I love Jana Riess’s refreshing honesty. She doesn’t shy away from admitting that the Church is telling lies (again):
    “This notwithstanding the Church’s repeated emphasis that the movie is not intended as a missionary tool. (Of course it is intended as a missionary tool.)”
    Well, in a capitalist, want-more, society we don’t actually call it lying. The euphemism “selling” is preferred. Or “marketing”. My favourite is “communication”.
    “Infomercial” isn’t necessarily a criticism, since some the best film-makers are now working for the advertising industry.
    The title certainly isn’t original. In the early ’70s we had a missionary tool which was a slideshow called “Meet the Mormons.” Unsurprisingly, no dark-skinned people were featured in it.
    So Mormons will go to see the film in order to be reassured that, in spite of everything, they are really nice people. (Why would they need that?)
    Maybe non-Mormons will check it out. I hope that Jana gets to interview both of them.
    Oh – and I love Jana’s oxymoronic last paragraph : Mormons venturing out of their bubble… to see a film about Mormons. Priceless.

    Question: will there be free entrance vouchers for Mitt Romney’s “47 per cent”?

  • “Question: will there be free entrance vouchers for Mitt Romney’s “47 per cent”?”

    Wasn’t that the supposed problem with the 47%, that they only wanted ‘free stuff’?

  • Bernie, I agree with you that there has always been an exclusivist strain in Mormon belief and culture, and an unfortunate tendency to view other religions as somehow inferior, or at least preparatory, to our own. But this is balanced by an equally powerful strain of universalism, evidenced by the come-all Mormon afterlife, for example. It’s not one or the other.

  • Larry

    Remind me to laugh at the next person who suggests LDS church tithes go entirely to charity.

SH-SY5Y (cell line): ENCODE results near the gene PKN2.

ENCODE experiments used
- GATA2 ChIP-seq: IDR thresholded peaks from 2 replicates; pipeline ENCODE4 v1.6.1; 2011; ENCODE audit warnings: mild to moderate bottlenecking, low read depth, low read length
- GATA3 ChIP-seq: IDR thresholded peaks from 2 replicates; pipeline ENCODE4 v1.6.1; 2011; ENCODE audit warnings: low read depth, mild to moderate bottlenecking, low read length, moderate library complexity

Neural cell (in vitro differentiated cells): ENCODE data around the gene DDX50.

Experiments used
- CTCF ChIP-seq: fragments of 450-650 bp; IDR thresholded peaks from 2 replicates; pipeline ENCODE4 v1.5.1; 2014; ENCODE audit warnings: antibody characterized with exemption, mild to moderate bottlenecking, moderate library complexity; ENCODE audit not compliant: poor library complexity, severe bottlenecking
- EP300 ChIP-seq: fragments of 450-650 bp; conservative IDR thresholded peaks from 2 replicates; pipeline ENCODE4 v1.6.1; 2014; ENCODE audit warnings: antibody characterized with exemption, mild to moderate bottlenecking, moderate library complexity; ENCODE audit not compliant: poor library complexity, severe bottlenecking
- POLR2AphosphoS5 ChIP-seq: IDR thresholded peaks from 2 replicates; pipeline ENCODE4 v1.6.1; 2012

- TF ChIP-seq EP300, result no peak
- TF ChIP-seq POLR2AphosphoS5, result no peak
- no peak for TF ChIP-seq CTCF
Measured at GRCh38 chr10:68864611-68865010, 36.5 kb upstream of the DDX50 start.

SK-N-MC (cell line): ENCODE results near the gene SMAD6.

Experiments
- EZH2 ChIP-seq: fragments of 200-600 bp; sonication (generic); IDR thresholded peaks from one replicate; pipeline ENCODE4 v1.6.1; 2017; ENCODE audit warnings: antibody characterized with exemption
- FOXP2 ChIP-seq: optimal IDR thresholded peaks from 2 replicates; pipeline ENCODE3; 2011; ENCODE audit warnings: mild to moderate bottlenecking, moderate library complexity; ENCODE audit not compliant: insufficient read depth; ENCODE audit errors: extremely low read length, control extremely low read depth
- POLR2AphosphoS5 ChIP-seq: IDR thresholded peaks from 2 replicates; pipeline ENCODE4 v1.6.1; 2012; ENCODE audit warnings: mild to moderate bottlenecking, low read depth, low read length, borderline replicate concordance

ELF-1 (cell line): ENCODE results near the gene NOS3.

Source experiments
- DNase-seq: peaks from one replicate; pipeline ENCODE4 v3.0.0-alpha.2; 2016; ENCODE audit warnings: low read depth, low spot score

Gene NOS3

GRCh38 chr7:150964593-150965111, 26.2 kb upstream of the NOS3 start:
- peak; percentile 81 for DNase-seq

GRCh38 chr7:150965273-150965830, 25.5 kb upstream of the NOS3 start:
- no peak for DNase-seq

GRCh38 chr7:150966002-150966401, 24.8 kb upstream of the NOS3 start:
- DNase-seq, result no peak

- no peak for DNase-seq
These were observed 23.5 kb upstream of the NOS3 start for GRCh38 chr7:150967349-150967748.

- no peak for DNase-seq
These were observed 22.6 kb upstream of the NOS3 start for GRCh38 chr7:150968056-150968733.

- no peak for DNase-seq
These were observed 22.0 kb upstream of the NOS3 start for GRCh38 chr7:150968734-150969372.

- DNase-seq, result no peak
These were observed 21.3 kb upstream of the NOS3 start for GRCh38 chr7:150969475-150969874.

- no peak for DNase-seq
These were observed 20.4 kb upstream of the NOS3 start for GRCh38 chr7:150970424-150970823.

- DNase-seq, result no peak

I am getting a serious “The Producers”/Canadian tax shelter vibe from the project.

  • One thing I think is kind of cool about the movie, it the kickboxing mother of two, and what the inclusion of her story tells us about the shifting views on the role of women, and what a mormon woman ought to look like, considering this from Elder Faust in 2000:

    “Unfortunately, we see some very poor role models of womanhood in today’s society. We see women boxers and wrestlers as we flip through the television channels trying to find something uplifting. I believe the women of our time need to be strong, but not in that sense. In my opinion, these activities demean the nobility of womanhood. Young women need to be strong in righteousness, and, to quote your current theme, ‘to stand as witnesses of God at all times and in all things, and in all places.’”

  • Dave

    I would say that all religions, or even any organization for that matter makes the same statement of differences as the Mormons do. I will grant to you that some Mormons have not always been cordial about it, but frankly the very nature of an organization or a religion in this case, is that they make claims of belief that they believe to be right and organize to live and promote the ideas they believe to be true. That’s the idea. We all believe we are right. I assume you believe your statement is right and that Mormons are wrong so what is the difference? Again I think this movie is a way to better state what we believe without being divisive like we may have been in the past. A lighter analogy may be appropriate: I tell people all the time that Nutella is awesome, but they sometimes do not agree. I simply don’t understand why a jar spreadable Chocolate is not desirable to them but, I respect their right to abstain from it. That is their choice. But I also have a right to believe it is awesome and eat it in public and invite others to eat it. I believe it is better than peanut butter but some would disagree, but I still think it’s better than peanut butter, how is that offensive?